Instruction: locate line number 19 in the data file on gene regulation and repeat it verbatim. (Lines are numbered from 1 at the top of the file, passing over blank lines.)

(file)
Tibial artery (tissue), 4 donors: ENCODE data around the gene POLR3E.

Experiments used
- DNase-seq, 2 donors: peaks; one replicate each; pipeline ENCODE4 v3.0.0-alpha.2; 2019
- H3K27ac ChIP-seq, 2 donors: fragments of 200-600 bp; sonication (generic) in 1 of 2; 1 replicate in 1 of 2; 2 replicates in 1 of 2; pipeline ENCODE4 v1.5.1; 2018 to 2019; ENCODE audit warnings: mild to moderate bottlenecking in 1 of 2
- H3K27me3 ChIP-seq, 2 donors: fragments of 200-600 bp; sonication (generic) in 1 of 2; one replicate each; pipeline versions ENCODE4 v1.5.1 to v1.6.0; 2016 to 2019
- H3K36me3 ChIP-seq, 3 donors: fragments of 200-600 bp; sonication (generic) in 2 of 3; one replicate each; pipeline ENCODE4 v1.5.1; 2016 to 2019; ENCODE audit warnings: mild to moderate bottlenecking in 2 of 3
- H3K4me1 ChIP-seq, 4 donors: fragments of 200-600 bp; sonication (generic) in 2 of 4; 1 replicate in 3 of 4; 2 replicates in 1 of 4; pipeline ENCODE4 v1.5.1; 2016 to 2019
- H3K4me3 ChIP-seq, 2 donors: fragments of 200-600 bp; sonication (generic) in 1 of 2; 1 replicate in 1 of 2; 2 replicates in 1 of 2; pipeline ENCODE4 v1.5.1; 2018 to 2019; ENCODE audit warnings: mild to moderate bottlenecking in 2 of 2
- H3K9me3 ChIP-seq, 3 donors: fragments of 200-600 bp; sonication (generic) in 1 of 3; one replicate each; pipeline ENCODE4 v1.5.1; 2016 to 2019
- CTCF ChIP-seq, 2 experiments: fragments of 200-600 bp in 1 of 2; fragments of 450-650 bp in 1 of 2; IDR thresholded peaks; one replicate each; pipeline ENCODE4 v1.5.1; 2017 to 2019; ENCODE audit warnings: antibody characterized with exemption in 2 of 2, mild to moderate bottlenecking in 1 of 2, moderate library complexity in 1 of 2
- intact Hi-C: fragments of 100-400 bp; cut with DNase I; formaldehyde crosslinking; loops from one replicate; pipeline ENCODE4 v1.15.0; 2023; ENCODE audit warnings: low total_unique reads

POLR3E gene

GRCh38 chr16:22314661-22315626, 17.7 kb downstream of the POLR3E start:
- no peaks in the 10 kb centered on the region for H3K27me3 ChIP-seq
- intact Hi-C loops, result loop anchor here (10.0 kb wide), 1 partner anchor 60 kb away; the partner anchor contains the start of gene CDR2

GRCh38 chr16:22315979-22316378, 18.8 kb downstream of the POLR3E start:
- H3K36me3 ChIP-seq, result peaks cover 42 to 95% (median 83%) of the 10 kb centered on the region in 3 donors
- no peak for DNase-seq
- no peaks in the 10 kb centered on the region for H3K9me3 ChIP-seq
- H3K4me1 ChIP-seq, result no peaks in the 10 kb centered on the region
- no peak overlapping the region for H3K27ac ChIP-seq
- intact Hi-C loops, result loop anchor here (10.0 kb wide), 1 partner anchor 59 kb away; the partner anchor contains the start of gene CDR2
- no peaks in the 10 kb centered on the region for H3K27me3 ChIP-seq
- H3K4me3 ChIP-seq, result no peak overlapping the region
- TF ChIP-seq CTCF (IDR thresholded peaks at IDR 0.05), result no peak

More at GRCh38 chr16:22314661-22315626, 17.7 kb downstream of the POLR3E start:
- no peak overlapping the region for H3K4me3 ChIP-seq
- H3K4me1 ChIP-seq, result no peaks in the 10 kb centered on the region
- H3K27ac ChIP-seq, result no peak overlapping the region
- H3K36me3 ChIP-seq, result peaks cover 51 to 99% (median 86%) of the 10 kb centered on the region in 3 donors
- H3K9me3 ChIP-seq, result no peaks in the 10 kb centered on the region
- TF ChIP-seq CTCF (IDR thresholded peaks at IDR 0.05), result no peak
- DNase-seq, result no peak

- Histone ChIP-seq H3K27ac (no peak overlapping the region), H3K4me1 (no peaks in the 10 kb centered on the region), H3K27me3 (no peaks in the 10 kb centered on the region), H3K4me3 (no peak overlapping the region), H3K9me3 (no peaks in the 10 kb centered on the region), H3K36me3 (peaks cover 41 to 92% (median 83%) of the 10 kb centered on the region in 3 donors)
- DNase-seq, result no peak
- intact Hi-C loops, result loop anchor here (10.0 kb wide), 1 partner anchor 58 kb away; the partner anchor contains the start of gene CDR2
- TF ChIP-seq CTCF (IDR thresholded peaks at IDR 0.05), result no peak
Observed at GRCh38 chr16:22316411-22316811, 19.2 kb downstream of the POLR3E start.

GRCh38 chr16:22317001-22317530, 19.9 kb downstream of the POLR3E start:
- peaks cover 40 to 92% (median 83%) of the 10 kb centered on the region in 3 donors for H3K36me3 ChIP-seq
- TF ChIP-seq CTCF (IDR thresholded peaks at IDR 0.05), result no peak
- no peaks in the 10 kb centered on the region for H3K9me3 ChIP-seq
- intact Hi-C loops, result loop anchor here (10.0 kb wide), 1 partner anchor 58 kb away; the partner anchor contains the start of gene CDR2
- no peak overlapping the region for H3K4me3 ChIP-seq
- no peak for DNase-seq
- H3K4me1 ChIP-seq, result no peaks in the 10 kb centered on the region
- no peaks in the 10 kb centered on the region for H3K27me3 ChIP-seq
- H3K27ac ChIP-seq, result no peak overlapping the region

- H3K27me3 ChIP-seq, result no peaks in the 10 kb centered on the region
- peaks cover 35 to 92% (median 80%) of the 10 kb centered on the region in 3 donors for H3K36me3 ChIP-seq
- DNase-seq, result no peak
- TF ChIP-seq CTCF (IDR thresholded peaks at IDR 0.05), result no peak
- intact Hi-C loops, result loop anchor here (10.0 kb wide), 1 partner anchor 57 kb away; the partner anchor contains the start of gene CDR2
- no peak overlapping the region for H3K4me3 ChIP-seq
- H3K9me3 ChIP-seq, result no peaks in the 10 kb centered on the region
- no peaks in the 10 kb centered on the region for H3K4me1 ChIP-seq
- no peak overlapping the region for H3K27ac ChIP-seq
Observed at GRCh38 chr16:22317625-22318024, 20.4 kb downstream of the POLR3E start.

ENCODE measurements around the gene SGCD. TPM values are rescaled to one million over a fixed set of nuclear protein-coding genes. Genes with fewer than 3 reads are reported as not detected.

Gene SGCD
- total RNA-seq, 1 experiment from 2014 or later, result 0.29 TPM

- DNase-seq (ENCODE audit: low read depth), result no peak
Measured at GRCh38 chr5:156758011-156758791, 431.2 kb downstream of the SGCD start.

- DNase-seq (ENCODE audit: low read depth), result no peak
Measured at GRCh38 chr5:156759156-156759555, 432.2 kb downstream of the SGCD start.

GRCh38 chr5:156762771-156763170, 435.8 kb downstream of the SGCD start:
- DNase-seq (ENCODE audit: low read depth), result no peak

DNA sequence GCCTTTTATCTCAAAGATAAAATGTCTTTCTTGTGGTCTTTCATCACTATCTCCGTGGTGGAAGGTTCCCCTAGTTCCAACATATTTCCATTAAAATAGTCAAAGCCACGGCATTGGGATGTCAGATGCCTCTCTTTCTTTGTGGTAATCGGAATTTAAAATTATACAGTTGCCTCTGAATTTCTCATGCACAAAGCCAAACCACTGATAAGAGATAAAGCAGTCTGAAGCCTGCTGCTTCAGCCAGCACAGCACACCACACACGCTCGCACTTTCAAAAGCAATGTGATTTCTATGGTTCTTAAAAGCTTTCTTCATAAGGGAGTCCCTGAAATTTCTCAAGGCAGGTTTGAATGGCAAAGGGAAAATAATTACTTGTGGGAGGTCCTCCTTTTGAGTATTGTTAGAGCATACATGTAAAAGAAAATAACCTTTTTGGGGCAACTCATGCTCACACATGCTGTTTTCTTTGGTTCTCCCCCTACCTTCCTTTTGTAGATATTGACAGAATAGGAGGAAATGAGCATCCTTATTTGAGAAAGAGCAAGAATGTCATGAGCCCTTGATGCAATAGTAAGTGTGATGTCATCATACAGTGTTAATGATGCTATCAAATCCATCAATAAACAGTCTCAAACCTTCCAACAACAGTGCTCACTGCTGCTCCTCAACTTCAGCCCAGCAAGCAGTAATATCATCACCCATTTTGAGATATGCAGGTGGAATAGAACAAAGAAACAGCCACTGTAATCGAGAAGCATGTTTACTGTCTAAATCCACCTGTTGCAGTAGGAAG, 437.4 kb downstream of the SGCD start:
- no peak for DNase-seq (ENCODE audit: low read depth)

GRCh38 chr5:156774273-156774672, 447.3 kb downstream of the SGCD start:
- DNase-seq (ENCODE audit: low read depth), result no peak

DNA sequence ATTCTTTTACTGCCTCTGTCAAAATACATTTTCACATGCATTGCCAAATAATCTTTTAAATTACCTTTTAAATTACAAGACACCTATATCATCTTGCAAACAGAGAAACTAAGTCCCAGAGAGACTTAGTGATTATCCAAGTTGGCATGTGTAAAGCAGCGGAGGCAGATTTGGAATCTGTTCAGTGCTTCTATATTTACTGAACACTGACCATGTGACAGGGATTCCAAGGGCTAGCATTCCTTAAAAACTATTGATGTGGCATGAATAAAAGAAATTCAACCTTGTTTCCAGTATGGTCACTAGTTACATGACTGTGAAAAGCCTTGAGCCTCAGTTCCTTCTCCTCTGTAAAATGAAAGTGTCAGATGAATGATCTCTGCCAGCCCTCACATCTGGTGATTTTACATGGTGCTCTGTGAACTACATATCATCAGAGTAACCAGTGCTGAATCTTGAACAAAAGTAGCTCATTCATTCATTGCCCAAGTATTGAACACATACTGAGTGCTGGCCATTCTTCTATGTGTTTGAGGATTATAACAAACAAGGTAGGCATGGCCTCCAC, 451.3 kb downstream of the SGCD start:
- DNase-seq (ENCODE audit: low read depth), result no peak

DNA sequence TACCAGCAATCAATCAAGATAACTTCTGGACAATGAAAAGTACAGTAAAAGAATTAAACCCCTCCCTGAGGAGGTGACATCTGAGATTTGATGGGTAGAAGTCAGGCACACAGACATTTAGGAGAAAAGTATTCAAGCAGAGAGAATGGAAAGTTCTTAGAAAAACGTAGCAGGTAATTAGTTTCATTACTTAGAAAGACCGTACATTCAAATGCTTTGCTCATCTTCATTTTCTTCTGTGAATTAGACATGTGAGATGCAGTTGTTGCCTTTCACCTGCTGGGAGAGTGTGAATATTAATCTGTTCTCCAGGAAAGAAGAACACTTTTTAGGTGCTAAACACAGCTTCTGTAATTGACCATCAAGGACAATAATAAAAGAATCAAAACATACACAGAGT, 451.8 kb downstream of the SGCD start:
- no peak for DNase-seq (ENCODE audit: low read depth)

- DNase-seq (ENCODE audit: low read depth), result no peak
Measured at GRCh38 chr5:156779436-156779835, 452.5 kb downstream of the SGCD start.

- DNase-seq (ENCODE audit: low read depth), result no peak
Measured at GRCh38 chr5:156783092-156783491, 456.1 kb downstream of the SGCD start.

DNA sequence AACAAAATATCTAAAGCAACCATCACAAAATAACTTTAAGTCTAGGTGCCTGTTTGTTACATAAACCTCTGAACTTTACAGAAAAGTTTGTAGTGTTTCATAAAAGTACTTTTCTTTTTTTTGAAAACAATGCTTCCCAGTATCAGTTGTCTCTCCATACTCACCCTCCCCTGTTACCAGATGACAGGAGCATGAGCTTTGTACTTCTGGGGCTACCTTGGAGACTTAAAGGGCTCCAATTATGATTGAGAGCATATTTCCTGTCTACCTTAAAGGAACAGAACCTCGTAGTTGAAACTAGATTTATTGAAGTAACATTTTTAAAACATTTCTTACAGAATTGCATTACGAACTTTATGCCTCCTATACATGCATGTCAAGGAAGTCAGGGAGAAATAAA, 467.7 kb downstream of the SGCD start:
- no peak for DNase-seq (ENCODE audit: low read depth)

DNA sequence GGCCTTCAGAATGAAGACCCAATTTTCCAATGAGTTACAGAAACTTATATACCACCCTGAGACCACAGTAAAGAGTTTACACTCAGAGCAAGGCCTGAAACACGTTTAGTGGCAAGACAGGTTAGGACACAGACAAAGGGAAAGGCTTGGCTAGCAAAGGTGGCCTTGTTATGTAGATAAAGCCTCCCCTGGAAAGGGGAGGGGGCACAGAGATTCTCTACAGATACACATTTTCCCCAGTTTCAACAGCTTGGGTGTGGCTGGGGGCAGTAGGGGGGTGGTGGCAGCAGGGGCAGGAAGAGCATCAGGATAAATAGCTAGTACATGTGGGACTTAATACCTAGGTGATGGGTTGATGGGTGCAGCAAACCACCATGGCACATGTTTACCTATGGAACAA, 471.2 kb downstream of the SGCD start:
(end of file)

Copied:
- no peaks in the 10 kb centered on the region for H3K9me3 ChIP-seq